Ewing sarcoma (ES) is a high-grade malignant primary round cell tumour of bone in which there is commonly extension into extraosseous soft tissues at the time of diagnosis. This report details the clinical, radiological and pathological features of a case of ES of the tibia in which there was extensive osseous involvement but no infiltration beyond the periosteum into surrounding soft tissue. We also record the findings of one other ES case that exhibited similar behaviour. Both cases were male, involved the tibia and had the characteristic t (11;22) (q24;q12) translocation. No recurrence of tumour or metastasis has been seen in these two cases, both of which have had 6 years follow-up. Our findings indicate that there is heterogeneity in the behaviour of ES and show that localized ES is associated with a good prognosis. Keywords: Ewing sarcoma, Bone tumour, Malignant, Prognosis Introduction shaft and metaphysis of the tibial bone with erosion of Ewing sarcoma (ES) is a malignant tumour of bone which the bone cortex, but unusually no involvement of soft is composed of small round tumour cells [1,2]. It accounts tissues beyond the periosteum. We also describe the for 6-8% of all primary malignant bone tumours and pre- findings in one other case of ES of the tibia arising in a dominantly affects children, adolescents and young adults. male that behaved similarly. It occurs rarely in patients older than 30 years and is more common in males than females (1.3:1). ES may arise in Case report any bone. In long bones, the femur and tibia are most Case 1 commonly affected [2]. Patients usually present with pain A 36-year old male presented with a 5 year history of left and swelling but pathological fracture may occur and sided shin pain to his general practitioner. A plain radio- some patients exhibit osteomyelitis-like systemic features. graph taken at the time showed no bone or soft tissue ab- Molecular genetic studies have shown that in over 90% of normality. He presented again a few times with recurrent cases ES tumour cells exhibit a characteristic reciprocal left leg and forefoot discomfort, particularly on exercise, chromosomal translocation ie: t(11;22)(q24;q12) which before, 4 years later, complaining of more persistent severe results in fusion of the EWS gene and the FLI-1 gene [3]. shin pain, including at night. On clinical examination ES is highly aggressive tumour which grows rapidly, there was no bone or soft tissue swelling of the left leg. causing extensive destruction of cancellous and cortical There was no other significant medical history and the pa- bone. In long bones, the tumour commonly involves the tient was otherwise well. Haematological and biochemical diaphysis and metaphysis with the epiphysis affected in investigations were normal, including white cell count, only 2% of cases; radiologically, there is extensive per- ESR and CRP. meative or moth eaten bone destruction and a soft tissue Plain radiographs taken at this time showed a large ex- mass is seen in approximately 90% of cases at the time pansile permeative lytic lesion involving the proximal of diagnosis [4]. This report describes in detail a case of half of tumour of the left tibial diaphysis (Figure 1). MRI ES in which there was extensive ES involvement of the demonstrated an intramedullary lesion showing predo- minantly high signal on the STIR sequence and low sig- * Correspondence: nick.athanasou@ndorms.ox.ac.uk nal on the T1- weighted sequence (Figure 2). The lesion Nuffield Department of Orthopaedics, Rheumatology and Musculoskeletal had a mildly heterogeneous appearance with scattered Sciences, University of Oxford, Nuffield Orthopaedic Centre, Oxford OX7HE, UK Full list of author information is available at the end of the article areas of ill-defined high signal on the T1 -weighted © 2013 Kashima et al.; licensee BioMed Central Ltd. This is an Open Access article distributed under the terms of the Creative Commons Attribution License (http://creativecommons.org/licenses/by/2.0), which permits unrestricted use, distribution, and reproduction in any medium, provided the original work is properly cited. Kashima et al. Clinical Sarcoma Research 2013, 3:2 Page 2 of 6 http://www.clinicalsarcomaresearch.com/content/3/1/2 Figure 1 Case 1: A) Frontal and B) lateral radiographs of the tibia showing an expansile permeative lytic lesion involving the proximal tibial diaphysis. images. The proximal and distal margins of the lesion CT showed no evidence of metastasis. After discussion were well defined. A small nubbin of tumour measuring with the patient, a segmental resection of the tibia to in- 0.5 cm in diameter was seen to extend into the posterior clude the lesion and a margin of uninvolved bone was cortex of the distal third of the lesion. The lesion was carried out. Reconstruction of the defect was carried out otherwise contained within the bone. with a right vascularised free fibular graft and plating Histopathology of a biopsy of the lesion showed a solid with stabilization of the left tibia with a 16 hole AO con- proliferation of tumour cells with plump cytoplasm and dylar plate and screw fixation. round vesicular or hyperchromatic nuclei (Figure 2C). The resected segment of tibia was grossly expanded and Scattered cells had a vacuolated cytoplasm containing had a thickened cortex. Cut surface revealed a large hae- glycogen. Occasional typical mitotic activity was noted. morrhagic tumour 18x4x4cm which filled the medulla of The lesion was well-vascularized. The tumour appeared to the tibial shaft and metaphysis (Figure 3A); the tumour infiltrate between bone trabeculae. Immunohistochemistry did not appear to extend through the bone cortex. Histo- showed strong staining of the tumour cells for vimentin logically, there was a solid proliferation of tumour cells and CD99 (Figure 2D). The tumour cells did not express with small round nuclei containing fine chromatin and cytokeratin, EMA, HMB45, S100, CD45, CD20, CD31, scanty clear or eosinophilic cytoplasm. Tumour cells con- CD34, Factor 8, podoplanin, muscle/smooth muscle actin, tained glycogen and there was little reticulin formation desmin or NB84a. There was a high proliferating fraction within the tumour. The tumour was well- vascularized was noted on KI-67 staining. and there were focal areas of haemorrhage within the Radiological and histological features indicated that tumour. There was infiltration of cancellous bone, much this was an aggressive small round cell tumour that of which was undergoing osteoclastic resorption appeared to be confined to bone. The presence of (Figure 3B). The tumour extended focally into the bone glycogen-containing CD99+ cells pointed to a diagnosis cortex reaching the outer surface but not penetrating of ES [2]. Molecular genetic investigations to confirm an through the periosteum into surrounding soft tissue EWS rearrangement were attempted on the biopsy ma- (Figure 3C). There was no evidence of matrix forma- terial but were unsuccessful. Although the results tion by tumour cells. Cytogenetic investigation using interphase FISH revealed the presence of an EWSR1 pointed to a ES-like round cell tumour of bone, the ab- sence of a soft tissue mass in the face of extensive rearrangement in keeping with a t(11;22)(q24;q12) intraosseous involvement was thought to be unusual for translocation. Taken together, the morphological, immunophenotypic this entity. The patient was also noted to be somewhat outside the typical age range for ES. Staging studies in- and molecular genetic findings indicated this was a case cluding MR of the left lower limb, bone scan and chest of ES which unusually appeared to be effectively Kashima et al. Clinical Sarcoma Research 2013, 3:2 Page 3 of 6 http://www.clinicalsarcomaresearch.com/content/3/1/2 Figure 2 Case 1: (A) T1-weighted and B) STIR sagittal MRI images showing a mildly heterogeneous, well-defined, expansile intramedullary lesion that is confined within the bone with the exception of a nubbin of tumour that has breached the posterior cortex (arrowed). (C) Biopsy histology shows a malignant round cell tumour. (D) Tumour cells strongly express CD99. confined to the bone with no periosteal or extraosseous radiological features with extensive bone but limited soft soft tissue involvement. The patient recovered unevent- tissue involvement. Radiological features of this case are fully from the operation. Following surgery he under- shown in Figure 4. The biopsy specimen showed a small went adjuvant chemotherapy includes six cycles of VIDT round cell tumour which had an EWSR1 rearrangement (vincristine, ifosfamide, doxorubicin and toposide). In consistent with a (11;22) (q 24;q12). The patient was given addition, he had radiotherapy to the left leg, 45 Gy in 25 neoadjuvant chemotherapy (EURO-E.W.I.N.G. 99). The fractions with boost to the superior and inferior margins tumour regressed and histopathology of the resected to 54.5 Gy (9 Gy in 5 fractions). He made a good func- specimen showed extensive necrosis of the tumour that tional recovery but developed a proximal non-union of had extensively involved medullary bone and spread to a the vascularised fibular graft 18 months after initial sur- limited extent into overlying deep soft tissue. Six years gery, requiring re-excision of the segment of non-union post-treatment the patient is in complete remission. and refixation with reconstruction using an Ilizarov frame. He has been regularly followed-up for 6 years and Discussion has shown no evidence of recurrence or development The two cases of ES documented in this report are of metastasis. unusual in that they show extensive tumour involvement of the tibial bone but limited (Case 2) or no (Case 1) Case 2 spread of tumour into surrounding soft tissues. Both The above case of ES was widely discussed with pa- case 1, which was not treated prior to surgical resection, thology, oncology and surgical colleagues, one of whom and case 2, which did receive preoperative chemothe- (UD) informed us of one other case of ES of the tibia rapy, have not shown evidence of recurrence or metasta- arising in a 16 year old male that had somewhat similar sis after 6 years follow-up; the localized nature of ES in Kashima et al. Clinical Sarcoma Research 2013, 3:2 Page 4 of 6 http://www.clinicalsarcomaresearch.com/content/3/1/2 Figure 3 Case 1: (A) The resected segment of the tibia shows extensive medullary involvement by ES. (B), (C) Histology of the resection showing ES spread through medullary bone and erosion of the bone cortex. these cases, particularly the limited involvement of when the patient was again investigated that ES was extraosseous soft tissue is likely to be significant in re- identified. Biochemical and haematology investigations gard to this good prognostic outcome. were normal over this 4 year period. Imaging studies Most patients with ES present with pain and swelling showed a large permeative tumour in which there was of the affected bone and surrounding soft tissues. In case erosion of cortical bone but no evidence of a significant 1, there was no clinical evidence of swelling but bone soft tissue mass or prominent periosteal reaction; the lat- pain had been noted several years prior to diagnosis. No ter is classically onion skinning in type in ES [1,2]. Case 2 tumour was identified on a plain X-ray when the patient also showed extensive medullary involvement and cortical first complained of bone pain. It was only 4 years later disruption with relatively little soft tissue spread. Figure 4 Case 2: (A) Sagittal image showing a high-signal medullary lesion of the tibial diaphysis. The linear high signal anterior to the tibia represents reactive oedema. (B) T1-weighted axial image showing intramedullary tumour with focal cortical erosion and a minor soft tissue component (arrowed). Kashima et al. Clinical Sarcoma Research 2013, 3:2 Page 5 of 6 http://www.clinicalsarcomaresearch.com/content/3/1/2 Histologically, the tumour in case 1 showed typical fea- with other fusion types is controversial, largely due to tures of ES. The tumour cells expressed CD99 and mo- the fact that there is a lack of prognostic information on lecular genetic investigations confirmed an EWSR1 the value of translocation type in a prospectively col- rearrangement. As in most cases of ES, the tumour largely lected trial cohort [16]. It is unclear in the cases pre- involved the medulla of the shaft; unusually there was only sented whether lack of tumour progression is related to focal cortical disruption and the tumour was noted to be a specific EWS-FLI1 fusion. A number of other biomar- entirely subperiosteal with no involvement of surrounding kers, such as tumour size, which have been related to soft tissues. No lymphatics are present in bone and this poor prognosis in ES, did not appear to correlate with was confirmed in the present case, where there was no tumour progression in this case [17]. evidence of podoplanin expression; lymph node metasta- The previously reported cases of ES developing slowly ses, which can occasionally occur in ES, were not seen in over a period of years, taken with the two cases pre- this case but can occur if there is extension of ES outside sented in this report, suggest that there is heterogeneity the bone [5]. in the growth pattern of ES with some tumours exhibit- There are a few reports of relatively low-grade beha- ing a relatively long intraosseous phase; several of these viour of ES, most of which represent rare examples of reported cases were in the tibia [6,7]. Early diagnosis is ES where the tumour is localized to bone and exhibits crucial with regard to disease outcome in ES and other radiological appearances suggestive of a benign lesion, bone sarcomas. The cases presented in this report show such as fibrous dysplasia or a simple cyst of bone [6-8]. that identification of localized ES which has not spread In one of these reports [6], a series of fibrous dysplasia- beyond the confines of the bone compartment is import- like ES of the tibia arising in children was described. ant as it is often associated with a good prognosis. Radiologically these cases did not show marked bone de- Competing interests struction and there was little or no periosteal reaction or The authors declare that they have no competing interests. soft tissue involvement [6]. In case 1 there was permea- tive lysis of the diaphysis with the proximal and distal Authors’ contributions margins of the lesion being well defined. Other cases of All authors read and approved the final manuscript. low-grade ES include a benign cystic lesion of the tibial metaphysis in a 27 year old male [7] and a lytic lesion of Acknowledgement the right humerus in a 24 year old who was initially We would like to thank Chris Lowe for typing the manuscript. This study was supported by EuroBoNet a Network of Excellence and funded by The diagnosed as osteomyelitis [9]. In most of the above European Union and the Oxford NIHR Biomedical Research Unit. cases, as in our cases, ES was largely confined to bone and the prognosis was good. Author details Nuffield Department of Orthopaedics, Rheumatology and Musculoskeletal Several clinical and pathological features have been Sciences, University of Oxford, Nuffield Orthopaedic Centre, Oxford OX7HE, UK. shown to have prognostic value in ES [10-13]. In gen- 2 Department of Pediatric Hematology and Oncology, University Children’s eral, patients younger than 10 years of age have a better Hospital Muenster, Muenster, Germany. treatment response and survival rate than older patients. Received: 21 October 2012 Accepted: 30 January 2013 The tumour site is also thought to be important with Published: 4 February 2013 distal extremity disease having a better prognosis. Tumour volume has been shown to predict survival with References tumours greater than 8 cm in maximum dimension ha- 1. Dorfman H, Cerniak B: Ewing sarcoma and related entities. St Louis: Mosby; 1998:607–642. ving poorer survival. In both case 1 and case 2, the tibia 2. de Alava E, Lessnick L, Sorensen P: Ewing sarcoma. In Pathology & Genetics. was affected and tumour volume was relatively high with Tumours of Soft Tissue and Bone. Edited by Fletcher CDM, Hogendoorn PCW, much of the bone being affected. A significant feature Bridge JA, Mertens F. Lyon: IARC Press; 2013. 3. 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Maheshwari AV, Shinault SS, Robinson PG, Pitcher JD Jr: Cystic presentation have a five year survival rate of 88% compared to 20% of Ewing’s sarcoma with indolent clinico-radiologic behaviour. Acta Orthop Belg 2009, 75:836–841. with extraosseous extension [15]. Whether risk of pro- 8. Sundaram M, Inwards CY, Shives TE, Anderson PM: Ewing’s sarcoma of the gression or relapse associated with non-type 1/non-type humerus mimicking fibrous dysplasia on imaging and biological 2 EWS-FLI1 fusion is higher than the risk associated behavior. Skeletal Radiol 2005, 34:285–289. Kashima et al. Clinical Sarcoma Research 2013, 3:2 Page 6 of 6 http://www.clinicalsarcomaresearch.com/content/3/1/2 9. Tow BP, Tan MH: Delayed diagnosis of Ewing’s sarcoma of the right humerus initially treated as chronic osteomyelitis: a case report. J Orthop Surg 2005, 13:88–92. 10. 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J Clin Oncol 1989, 7:208–13. 15. Mendenhall CM, Marcus JR, Enneking WE, Springfields DS, Thor TL, Million RR: The prognostic significance of soft tissue extension in Ewing’s sarcoma. Cancer 1983, 51:913–917. 16. Le Deley MC, Delattre O, Schaefer KL, Burchill SA, Koehler G, Hogendoorn PCW, Lion T, Poremba C, Marandet J, Ballet S, Pierron G, Brownhill SC, Nesslbock M, Ranft A, Dirksen U, Oberlin O, Lewis IJ, Craft AW, Jurgens H, Kovar H: Impact of EWS-ETS fusion type on disease progression in Ewing’s sarcoma/peripheral primitive neuroectodermal tumour: prospective results from the cooperative Euro-E.W.I.N.G. 99 trial. J Clin Oncol 2010, 28:1982–8. 17. van Maldegem AM, Hogendoorn PCW, Hassan AB: The clinical use of biomarkers as prognostic factors in Ewing sarcoma. Clinical Sarcoma Res 2012, 2:7. doi:10.1186/2045-3329-3-2 Cite this article as: Kashima et al.: Localized Ewing sarcoma of the tibia. Clinical Sarcoma Research 2013 3:2. 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Journal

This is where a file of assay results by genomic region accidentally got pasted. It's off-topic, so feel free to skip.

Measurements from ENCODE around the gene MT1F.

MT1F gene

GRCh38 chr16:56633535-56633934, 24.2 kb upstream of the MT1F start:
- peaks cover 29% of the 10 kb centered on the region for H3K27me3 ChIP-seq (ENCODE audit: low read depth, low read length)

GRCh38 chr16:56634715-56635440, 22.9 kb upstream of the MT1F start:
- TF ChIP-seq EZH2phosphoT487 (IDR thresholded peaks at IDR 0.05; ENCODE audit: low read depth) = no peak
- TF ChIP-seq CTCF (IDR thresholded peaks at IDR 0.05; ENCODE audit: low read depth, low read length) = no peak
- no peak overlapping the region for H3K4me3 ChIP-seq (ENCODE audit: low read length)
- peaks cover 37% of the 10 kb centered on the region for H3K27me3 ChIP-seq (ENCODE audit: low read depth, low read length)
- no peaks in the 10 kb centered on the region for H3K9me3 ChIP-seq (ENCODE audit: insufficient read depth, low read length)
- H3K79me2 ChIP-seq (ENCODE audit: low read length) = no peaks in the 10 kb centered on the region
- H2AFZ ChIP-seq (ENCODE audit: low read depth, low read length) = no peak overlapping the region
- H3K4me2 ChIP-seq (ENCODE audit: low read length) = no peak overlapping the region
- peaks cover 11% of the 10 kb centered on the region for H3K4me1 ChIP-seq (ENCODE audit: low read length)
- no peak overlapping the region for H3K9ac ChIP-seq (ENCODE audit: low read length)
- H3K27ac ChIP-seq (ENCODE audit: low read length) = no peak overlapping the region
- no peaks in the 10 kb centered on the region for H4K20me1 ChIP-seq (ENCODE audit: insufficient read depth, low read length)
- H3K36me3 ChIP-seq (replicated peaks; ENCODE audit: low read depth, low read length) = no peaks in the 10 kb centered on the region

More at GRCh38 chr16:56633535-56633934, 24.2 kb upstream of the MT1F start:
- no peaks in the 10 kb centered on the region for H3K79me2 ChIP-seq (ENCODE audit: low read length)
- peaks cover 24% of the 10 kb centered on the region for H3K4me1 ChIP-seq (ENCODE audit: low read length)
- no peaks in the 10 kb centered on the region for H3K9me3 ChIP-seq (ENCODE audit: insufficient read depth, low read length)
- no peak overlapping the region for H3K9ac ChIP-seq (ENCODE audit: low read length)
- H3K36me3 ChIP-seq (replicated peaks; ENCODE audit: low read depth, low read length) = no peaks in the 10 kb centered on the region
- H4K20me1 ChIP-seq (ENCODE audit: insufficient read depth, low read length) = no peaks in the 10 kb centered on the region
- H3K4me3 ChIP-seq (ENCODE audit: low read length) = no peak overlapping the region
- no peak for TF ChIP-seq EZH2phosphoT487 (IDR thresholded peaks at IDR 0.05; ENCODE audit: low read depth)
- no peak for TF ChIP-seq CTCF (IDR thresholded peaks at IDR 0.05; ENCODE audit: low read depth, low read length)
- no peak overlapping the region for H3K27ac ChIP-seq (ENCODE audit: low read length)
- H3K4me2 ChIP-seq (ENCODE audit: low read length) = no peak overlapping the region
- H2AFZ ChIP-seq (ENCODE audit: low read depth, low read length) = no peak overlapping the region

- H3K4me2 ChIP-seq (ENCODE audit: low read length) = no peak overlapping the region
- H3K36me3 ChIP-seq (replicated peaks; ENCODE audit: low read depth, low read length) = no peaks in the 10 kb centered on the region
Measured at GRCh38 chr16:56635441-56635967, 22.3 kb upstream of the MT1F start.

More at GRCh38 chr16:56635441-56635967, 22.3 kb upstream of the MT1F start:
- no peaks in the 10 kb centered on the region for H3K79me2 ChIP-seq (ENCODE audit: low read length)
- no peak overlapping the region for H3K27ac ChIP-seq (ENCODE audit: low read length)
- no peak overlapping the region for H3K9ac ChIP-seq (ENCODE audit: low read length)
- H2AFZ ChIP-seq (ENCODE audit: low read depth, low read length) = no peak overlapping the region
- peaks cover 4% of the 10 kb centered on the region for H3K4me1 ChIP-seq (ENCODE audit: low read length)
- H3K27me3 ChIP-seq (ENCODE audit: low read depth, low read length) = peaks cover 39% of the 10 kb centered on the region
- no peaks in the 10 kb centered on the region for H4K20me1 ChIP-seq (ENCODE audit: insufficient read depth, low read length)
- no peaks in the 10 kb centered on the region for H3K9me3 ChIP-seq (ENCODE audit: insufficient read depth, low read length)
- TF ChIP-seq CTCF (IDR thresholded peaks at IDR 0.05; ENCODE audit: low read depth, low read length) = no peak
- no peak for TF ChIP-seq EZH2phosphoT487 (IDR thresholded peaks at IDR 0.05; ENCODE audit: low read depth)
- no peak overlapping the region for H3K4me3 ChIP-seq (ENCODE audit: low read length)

Clinical Sarcoma ResearchSpringer Journals

Published: Feb 4, 2013

References